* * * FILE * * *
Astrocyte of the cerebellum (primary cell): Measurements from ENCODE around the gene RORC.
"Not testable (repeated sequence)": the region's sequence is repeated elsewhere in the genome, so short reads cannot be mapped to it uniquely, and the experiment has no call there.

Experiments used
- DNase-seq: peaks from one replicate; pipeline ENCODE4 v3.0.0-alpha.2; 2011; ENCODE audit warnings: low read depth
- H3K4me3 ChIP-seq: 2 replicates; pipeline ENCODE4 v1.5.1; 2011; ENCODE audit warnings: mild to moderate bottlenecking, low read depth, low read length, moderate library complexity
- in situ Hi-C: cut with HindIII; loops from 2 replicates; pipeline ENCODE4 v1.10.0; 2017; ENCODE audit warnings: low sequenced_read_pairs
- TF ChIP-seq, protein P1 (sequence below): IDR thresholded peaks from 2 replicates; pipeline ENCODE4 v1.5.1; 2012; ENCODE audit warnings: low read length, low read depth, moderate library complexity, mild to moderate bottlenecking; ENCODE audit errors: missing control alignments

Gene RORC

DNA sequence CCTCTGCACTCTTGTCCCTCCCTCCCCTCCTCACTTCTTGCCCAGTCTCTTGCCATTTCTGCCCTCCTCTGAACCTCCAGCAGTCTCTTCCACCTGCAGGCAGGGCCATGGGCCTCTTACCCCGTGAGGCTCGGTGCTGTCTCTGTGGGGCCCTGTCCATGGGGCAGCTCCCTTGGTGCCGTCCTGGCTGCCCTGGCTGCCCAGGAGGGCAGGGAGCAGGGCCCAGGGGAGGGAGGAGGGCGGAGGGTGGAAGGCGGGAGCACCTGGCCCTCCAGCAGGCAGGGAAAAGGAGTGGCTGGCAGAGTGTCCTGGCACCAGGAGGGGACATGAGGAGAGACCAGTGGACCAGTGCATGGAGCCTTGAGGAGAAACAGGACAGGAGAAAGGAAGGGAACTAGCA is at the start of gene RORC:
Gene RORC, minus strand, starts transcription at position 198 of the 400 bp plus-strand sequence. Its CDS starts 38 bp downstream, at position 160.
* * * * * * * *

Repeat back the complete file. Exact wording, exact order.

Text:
Astrocyte of the cerebellum (primary cell): Measurements from ENCODE around the gene RORC.
"Not testable (repeated sequence)": the region's sequence is repeated elsewhere in the genome, so short reads cannot be mapped to it uniquely, and the experiment has no call there.

Experiments used
- DNase-seq: peaks from one replicate; pipeline ENCODE4 v3.0.0-alpha.2; 2011; ENCODE audit warnings: low read depth
- H3K4me3 ChIP-seq: 2 replicates; pipeline ENCODE4 v1.5.1; 2011; ENCODE audit warnings: mild to moderate bottlenecking, low read depth, low read length, moderate library complexity
- in situ Hi-C: cut with HindIII; loops from 2 replicates; pipeline ENCODE4 v1.10.0; 2017; ENCODE audit warnings: low sequenced_read_pairs
- TF ChIP-seq, protein P1 (sequence below): IDR thresholded peaks from 2 replicates; pipeline ENCODE4 v1.5.1; 2012; ENCODE audit warnings: low read length, low read depth, moderate library complexity, mild to moderate bottlenecking; ENCODE audit errors: missing control alignments

Gene RORC

DNA sequence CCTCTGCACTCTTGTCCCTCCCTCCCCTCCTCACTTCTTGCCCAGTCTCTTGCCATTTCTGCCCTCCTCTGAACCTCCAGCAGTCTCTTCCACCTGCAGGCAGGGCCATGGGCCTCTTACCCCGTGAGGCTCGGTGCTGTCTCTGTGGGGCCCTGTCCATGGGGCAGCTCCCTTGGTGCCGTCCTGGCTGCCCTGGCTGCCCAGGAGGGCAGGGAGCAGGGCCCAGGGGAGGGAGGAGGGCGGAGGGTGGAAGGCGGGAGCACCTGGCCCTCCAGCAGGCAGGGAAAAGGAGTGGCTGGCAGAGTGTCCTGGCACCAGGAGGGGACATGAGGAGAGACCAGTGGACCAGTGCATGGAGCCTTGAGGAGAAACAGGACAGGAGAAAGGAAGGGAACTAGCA is at the start of gene RORC:
Gene RORC, minus strand, starts transcription at position 198 of the 400 bp plus-strand sequence. Its CDS starts 38 bp downstream, at position 160.